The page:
It's easier to add the loading of the appropriate CPAN modules to the Perl 5 process than to remove them from Rakudo Star, so for an accurate comparison, you must add:

FeatureModuleVirtual/Resident Memory in KB (cumulative)Startup Cost (cumulative)
Parser manipulation Devel::Declare (obsoleted by recent Perl 5 releases) 7356 / 2508 0.024s
Advanced object system Moose and MooseX::Declare 18184 / 13064 0.705s
autoboxing autobox, autobox::Core, and Moose::Autobox 19884 / 14732 0.777s
Coroutines Coro 20276 / 15020 0.783s
Parse tree manipulation B::Generate 20328 / 15080 0.799s
REPL Devel::REPL 21132 / 15860 0.827s
Multidispatch MooseX::MultiMethods 22076 / 16832 0.987s
Function signatures signatures 22144 / 16920 0.992s
Shared library bindings FFI 22188 / 16976 0.995s
Perl 5.12 features feature 22216 / 16976 0.997s
Grammars Regexp::Grammars 22780 / 17576 1.017s
Parrot language interoperability Parrot::Embed (obsolete with the deprecation of Parot) 40812 / 18476 1.020s

I ordered the list in terms of dependencies to show cumulative costs. I also left out a few CPAN distributions you need to add to Perl 5 to add features enabled by default in Perl 6: for example, I couldn't get Data::Alias to build.

My perl5 binary is Perl 5.12.1, built fresh today as a 32-bit binary without threading. (A 64-bit binary uses more memory and a binary with threading is some 10-15% slower, reportedly.) It's 1,239,686 bytes in size.

My perl6 binary (built from today's checkout, not Rakudo Star) is 14,280,276 bytes in size. At the REPL, it uses 99,944 KB of virtual memory and 81,132 KB of resident memory. To run the program -e 1, it requires 1.035s. By my calculations, Rakudo Star starts up 1.5% more slowly than Perl 5 with all of the other modules loaded and uses 2.45 times as much virtual memory and 4.39 as much resident memory.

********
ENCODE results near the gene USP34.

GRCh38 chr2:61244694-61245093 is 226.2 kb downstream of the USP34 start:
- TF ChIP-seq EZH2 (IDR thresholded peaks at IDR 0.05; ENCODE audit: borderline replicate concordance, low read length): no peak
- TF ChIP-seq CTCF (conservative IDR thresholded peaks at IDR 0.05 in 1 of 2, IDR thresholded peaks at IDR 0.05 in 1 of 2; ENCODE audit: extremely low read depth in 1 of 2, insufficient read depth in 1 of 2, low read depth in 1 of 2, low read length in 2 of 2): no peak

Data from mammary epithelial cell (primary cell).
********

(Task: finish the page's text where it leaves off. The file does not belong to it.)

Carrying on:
By way of comparison, Perl 5 running -Mperl5i::2 -E 1 runs in 0.149s. It requires 12,080 KB of virtual memory and 6,952 KB of resident memory. Rakudo Star starts 6.72 times slower than Perl 5 with perl5i. Rakudo Star uses 8.27 times more virtual memory and 11.67 times more resident memory.

Remember; those were numbers in mid-2010. Compare Perl 5.18.2 (which has had feature enhancements and optimizations) to a recent Rakudo Star release on the JVM and you will see different numbers.

Of course, if you're comparing the ability of either language to let you get things done... well, Perl 5 still comes out ahead.

5 Comments

Someone needs to send that guy one of these.

I proudly own one myself. If anybody else wants some Rakudo and Perl 6 gear, they can visit any of the following URLs:

http://zazzle.com/rakudo
http://cafepress.com/rakudo
http://rakudo.spreadshirt.com